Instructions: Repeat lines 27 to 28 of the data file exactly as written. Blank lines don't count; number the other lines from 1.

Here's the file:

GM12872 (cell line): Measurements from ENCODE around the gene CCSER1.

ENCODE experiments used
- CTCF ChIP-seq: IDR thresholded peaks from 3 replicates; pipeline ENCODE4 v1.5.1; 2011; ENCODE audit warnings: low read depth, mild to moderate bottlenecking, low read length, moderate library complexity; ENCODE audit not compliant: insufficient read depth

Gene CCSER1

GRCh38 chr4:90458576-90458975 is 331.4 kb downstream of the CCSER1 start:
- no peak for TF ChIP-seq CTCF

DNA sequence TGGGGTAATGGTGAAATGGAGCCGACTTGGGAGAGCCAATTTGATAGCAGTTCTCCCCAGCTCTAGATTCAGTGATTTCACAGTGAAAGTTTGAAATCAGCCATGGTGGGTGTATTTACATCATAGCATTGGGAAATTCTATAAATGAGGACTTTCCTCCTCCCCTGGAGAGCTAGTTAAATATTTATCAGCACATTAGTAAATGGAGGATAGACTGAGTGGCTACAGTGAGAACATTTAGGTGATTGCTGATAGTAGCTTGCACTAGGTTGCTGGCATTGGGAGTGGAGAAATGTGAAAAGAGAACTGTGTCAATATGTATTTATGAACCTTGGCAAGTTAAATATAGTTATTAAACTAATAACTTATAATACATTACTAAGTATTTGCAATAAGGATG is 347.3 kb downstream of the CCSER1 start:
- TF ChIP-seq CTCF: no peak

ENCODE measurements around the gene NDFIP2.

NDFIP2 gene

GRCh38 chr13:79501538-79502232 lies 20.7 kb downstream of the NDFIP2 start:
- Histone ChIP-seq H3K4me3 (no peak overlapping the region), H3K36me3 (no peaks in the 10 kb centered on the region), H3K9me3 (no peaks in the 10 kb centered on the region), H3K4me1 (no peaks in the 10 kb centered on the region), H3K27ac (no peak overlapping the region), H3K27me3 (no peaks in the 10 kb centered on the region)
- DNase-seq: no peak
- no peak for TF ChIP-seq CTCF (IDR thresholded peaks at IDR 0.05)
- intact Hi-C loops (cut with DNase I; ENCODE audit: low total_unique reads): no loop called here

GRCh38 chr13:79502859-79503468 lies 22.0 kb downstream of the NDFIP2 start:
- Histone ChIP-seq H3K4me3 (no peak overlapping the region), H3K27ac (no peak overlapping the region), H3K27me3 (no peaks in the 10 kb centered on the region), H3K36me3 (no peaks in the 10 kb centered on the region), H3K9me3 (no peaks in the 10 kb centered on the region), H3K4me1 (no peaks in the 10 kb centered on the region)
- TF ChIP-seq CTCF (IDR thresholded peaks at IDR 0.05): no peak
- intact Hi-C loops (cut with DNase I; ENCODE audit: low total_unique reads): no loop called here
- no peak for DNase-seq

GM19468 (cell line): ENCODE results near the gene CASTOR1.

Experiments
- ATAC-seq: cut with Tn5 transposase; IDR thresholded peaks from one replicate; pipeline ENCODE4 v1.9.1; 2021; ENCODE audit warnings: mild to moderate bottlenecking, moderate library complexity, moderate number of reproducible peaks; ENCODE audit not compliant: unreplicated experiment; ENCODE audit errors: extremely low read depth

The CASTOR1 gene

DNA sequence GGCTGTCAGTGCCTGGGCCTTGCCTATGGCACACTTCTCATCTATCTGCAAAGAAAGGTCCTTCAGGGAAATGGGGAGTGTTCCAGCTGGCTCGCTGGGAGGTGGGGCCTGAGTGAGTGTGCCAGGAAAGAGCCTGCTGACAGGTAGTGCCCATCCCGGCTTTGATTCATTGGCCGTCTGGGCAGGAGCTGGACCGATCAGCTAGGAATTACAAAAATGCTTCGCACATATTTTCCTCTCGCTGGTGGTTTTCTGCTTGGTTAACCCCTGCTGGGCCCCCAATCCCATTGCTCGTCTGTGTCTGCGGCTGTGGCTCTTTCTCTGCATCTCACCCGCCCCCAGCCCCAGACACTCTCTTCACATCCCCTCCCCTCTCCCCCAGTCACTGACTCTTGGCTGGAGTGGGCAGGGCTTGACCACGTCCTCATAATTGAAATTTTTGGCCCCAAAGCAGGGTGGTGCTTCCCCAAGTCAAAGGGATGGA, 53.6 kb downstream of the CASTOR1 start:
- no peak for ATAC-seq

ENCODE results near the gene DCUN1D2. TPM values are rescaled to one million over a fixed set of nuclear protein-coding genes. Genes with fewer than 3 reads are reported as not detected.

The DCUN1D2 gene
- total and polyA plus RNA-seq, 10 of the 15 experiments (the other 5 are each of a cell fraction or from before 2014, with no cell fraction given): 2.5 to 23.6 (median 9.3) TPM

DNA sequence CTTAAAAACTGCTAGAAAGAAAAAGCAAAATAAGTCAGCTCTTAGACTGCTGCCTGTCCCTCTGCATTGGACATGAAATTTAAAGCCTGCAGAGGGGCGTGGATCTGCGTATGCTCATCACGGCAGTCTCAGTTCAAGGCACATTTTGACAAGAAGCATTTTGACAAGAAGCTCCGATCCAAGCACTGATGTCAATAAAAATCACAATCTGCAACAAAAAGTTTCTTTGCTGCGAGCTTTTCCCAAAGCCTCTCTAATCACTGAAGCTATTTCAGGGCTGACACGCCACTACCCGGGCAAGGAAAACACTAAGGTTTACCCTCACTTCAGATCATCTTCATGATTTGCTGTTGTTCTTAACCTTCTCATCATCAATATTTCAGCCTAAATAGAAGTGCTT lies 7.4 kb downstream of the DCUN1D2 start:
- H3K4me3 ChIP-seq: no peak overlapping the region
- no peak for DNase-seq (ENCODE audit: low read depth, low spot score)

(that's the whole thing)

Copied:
ENCODE results near the gene DCUN1D2. TPM values are rescaled to one million over a fixed set of nuclear protein-coding genes. Genes with fewer than 3 reads are reported as not detected.

The DCUN1D2 gene